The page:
I have written about a piece of this passage before and with regard to a question that was a lot like yours as I recall, so let me first refer you to that post. It is dated February 6, 2009 and the second half of the title and the article refer to this division between temporal and mystical Catholic Worlds. For that reason I will try not to repeat everything I said there, but also to expand on it somewhat in a couple of places. In fact, as I think about it, I may have written more than one post regarding this matter in the same approximate time frame, so please check through the posts from at least a week before and a week after Feb 6, 2009 as well. First though, I have read the post you refer to and I also find the division you refer to problematical in the extreme. Eremitical life is ALWAYS 1) temporal, 2) oriented towards God alone, and 3) simultaneously and paradoxically communal or ecclesial. Let me try to say more about the paradox involved here because I don't believe I said much about that in my earlier posts.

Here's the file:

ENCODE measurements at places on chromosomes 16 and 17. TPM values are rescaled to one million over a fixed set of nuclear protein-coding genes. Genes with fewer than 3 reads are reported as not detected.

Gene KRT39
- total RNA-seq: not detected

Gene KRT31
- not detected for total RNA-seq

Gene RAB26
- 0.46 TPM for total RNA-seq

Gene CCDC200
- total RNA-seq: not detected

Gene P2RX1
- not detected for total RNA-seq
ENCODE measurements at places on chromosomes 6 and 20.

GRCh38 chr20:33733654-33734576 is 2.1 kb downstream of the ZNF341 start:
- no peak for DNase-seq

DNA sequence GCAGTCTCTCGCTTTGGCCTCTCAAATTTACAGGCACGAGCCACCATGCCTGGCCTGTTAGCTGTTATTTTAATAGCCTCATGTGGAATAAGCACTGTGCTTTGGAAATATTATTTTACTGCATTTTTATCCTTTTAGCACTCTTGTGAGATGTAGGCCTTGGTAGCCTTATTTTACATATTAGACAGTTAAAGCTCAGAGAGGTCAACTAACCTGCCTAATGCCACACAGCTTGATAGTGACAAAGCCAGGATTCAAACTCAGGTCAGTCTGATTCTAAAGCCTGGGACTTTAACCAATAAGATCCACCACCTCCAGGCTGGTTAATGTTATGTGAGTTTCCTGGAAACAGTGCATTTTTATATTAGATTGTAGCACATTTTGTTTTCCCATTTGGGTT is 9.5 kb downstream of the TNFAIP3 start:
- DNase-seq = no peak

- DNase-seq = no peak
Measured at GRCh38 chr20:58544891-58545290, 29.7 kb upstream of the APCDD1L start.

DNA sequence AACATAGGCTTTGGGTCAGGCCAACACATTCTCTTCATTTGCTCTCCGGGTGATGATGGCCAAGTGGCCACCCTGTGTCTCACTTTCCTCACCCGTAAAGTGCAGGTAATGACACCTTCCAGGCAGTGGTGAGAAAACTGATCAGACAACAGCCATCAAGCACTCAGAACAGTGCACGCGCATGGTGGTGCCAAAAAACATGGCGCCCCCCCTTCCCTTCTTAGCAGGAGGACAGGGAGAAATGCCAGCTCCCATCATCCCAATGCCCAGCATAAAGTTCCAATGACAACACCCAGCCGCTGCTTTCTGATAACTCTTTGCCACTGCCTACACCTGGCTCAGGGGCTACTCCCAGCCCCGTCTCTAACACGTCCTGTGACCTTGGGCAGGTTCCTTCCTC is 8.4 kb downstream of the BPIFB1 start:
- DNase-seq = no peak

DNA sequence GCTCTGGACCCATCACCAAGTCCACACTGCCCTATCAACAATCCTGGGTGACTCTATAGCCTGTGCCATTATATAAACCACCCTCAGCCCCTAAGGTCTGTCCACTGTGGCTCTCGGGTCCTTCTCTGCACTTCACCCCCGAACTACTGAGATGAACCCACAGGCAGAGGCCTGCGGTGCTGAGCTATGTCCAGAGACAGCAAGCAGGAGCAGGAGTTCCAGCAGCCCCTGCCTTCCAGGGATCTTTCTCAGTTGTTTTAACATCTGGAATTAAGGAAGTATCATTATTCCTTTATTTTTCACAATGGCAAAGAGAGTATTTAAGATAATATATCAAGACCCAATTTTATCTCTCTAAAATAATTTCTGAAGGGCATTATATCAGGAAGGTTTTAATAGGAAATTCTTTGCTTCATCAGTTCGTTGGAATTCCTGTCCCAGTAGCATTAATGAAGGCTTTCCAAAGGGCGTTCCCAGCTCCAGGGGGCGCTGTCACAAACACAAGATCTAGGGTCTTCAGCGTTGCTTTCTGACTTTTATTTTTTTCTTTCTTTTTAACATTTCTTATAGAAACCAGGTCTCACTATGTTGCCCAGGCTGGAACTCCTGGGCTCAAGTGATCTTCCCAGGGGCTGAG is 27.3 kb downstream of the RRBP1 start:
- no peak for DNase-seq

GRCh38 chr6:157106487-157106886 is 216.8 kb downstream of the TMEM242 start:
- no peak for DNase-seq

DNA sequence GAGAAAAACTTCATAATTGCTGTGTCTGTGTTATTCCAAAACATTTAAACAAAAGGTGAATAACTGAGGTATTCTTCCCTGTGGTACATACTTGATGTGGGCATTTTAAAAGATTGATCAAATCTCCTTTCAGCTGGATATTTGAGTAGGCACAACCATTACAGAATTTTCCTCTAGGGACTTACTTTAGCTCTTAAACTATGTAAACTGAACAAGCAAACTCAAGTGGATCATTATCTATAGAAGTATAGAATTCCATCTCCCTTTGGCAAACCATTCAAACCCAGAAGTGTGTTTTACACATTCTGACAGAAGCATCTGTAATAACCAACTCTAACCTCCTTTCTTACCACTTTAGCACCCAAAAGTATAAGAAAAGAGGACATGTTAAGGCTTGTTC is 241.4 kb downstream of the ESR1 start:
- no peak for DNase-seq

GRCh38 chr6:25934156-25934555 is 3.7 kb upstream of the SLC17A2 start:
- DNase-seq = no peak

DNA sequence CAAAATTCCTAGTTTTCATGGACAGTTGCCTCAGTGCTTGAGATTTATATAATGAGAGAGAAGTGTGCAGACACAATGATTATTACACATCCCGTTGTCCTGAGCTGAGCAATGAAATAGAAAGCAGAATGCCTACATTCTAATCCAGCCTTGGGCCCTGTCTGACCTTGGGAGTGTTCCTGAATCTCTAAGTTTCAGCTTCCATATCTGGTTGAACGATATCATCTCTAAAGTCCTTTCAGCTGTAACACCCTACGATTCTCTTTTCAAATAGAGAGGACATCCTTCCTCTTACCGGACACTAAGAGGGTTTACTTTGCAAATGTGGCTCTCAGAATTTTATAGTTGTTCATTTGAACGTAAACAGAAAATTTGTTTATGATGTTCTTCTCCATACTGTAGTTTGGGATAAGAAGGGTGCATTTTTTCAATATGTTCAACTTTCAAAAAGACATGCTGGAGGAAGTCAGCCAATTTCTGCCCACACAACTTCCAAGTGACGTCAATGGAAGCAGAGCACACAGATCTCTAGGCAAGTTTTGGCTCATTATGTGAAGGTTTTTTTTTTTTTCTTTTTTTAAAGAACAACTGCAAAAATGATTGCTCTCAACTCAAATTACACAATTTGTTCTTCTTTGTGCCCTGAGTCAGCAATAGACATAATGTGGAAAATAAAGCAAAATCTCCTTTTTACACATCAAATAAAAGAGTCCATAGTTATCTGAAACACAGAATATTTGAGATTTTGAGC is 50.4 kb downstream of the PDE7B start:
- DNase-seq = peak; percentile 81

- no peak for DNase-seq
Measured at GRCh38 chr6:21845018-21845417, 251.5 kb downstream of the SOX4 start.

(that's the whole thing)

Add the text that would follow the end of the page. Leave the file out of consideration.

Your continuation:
If one is genuinely contemplative, and even if one is and/or calls oneself a mystic, the eremitical life is defined as one whose raison d'etre is in part the praise or glorification of God and in part the salvation of the world. For this reason, in one way and another it involves engagement with and on behalf of the temporal world. That engagement may "merely" be the contemplative prayer itself --- but such prayer is never a "just me and God" matter even though it involves experiences which highlight that dimension of reality, and even though no one else is bodily present in the cell or even consciously in the hermit's awareness. There is, this side of death, probably no purer experience of "God alone" or "God and me alone" as occurs in some contemplative prayer and the eremitical cell, but in my experience such prayer ALWAYS ALSO involves an awareness that while one dances with God (or whatever other images or experiences may be involved --- if any!), he is loving everyone else as completely and holding them as securely as he is oneself at that moment -- and one is glad, even delighted that that is the case! Further, one is aware that one is loved for oneself, of course, but that that love is meant to be shared with the world in whatever way the hermit feels called to do.